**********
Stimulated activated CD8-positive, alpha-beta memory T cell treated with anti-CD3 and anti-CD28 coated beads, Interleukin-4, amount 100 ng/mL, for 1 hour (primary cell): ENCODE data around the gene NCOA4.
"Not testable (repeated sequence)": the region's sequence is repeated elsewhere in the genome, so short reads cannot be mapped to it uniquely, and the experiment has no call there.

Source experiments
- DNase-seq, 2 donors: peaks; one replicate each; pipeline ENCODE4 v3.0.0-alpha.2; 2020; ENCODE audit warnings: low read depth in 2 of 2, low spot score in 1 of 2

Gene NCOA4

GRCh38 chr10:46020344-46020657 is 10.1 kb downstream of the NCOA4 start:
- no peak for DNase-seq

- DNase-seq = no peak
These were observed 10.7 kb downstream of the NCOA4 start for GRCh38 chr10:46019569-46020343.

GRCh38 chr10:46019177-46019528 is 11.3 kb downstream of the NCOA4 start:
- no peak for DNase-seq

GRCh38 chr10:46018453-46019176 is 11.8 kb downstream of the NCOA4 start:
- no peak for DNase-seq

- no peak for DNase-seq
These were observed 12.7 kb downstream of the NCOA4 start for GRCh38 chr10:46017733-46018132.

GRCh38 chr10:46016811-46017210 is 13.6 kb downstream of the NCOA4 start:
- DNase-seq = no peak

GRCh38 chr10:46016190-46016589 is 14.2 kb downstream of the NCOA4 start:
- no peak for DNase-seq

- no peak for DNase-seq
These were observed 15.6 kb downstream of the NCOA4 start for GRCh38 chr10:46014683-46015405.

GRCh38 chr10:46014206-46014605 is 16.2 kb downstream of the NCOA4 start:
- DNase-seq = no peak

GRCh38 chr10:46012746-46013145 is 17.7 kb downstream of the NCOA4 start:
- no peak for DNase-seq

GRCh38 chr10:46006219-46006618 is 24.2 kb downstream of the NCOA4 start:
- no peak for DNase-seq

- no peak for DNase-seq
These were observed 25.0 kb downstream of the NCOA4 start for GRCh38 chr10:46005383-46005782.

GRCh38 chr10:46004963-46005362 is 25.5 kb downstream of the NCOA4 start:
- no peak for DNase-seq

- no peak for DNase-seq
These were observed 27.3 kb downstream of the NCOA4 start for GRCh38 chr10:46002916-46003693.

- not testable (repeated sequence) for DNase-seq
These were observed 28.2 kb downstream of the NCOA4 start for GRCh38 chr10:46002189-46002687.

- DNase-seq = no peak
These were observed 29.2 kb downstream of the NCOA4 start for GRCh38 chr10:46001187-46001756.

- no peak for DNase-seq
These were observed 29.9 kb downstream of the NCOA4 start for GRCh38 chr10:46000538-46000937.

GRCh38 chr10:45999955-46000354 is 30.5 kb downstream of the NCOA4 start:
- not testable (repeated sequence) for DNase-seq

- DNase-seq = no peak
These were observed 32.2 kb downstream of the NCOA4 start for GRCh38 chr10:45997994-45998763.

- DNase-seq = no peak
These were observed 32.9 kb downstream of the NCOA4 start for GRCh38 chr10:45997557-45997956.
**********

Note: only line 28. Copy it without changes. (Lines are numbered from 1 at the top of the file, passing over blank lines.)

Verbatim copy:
- no peak for DNase-seq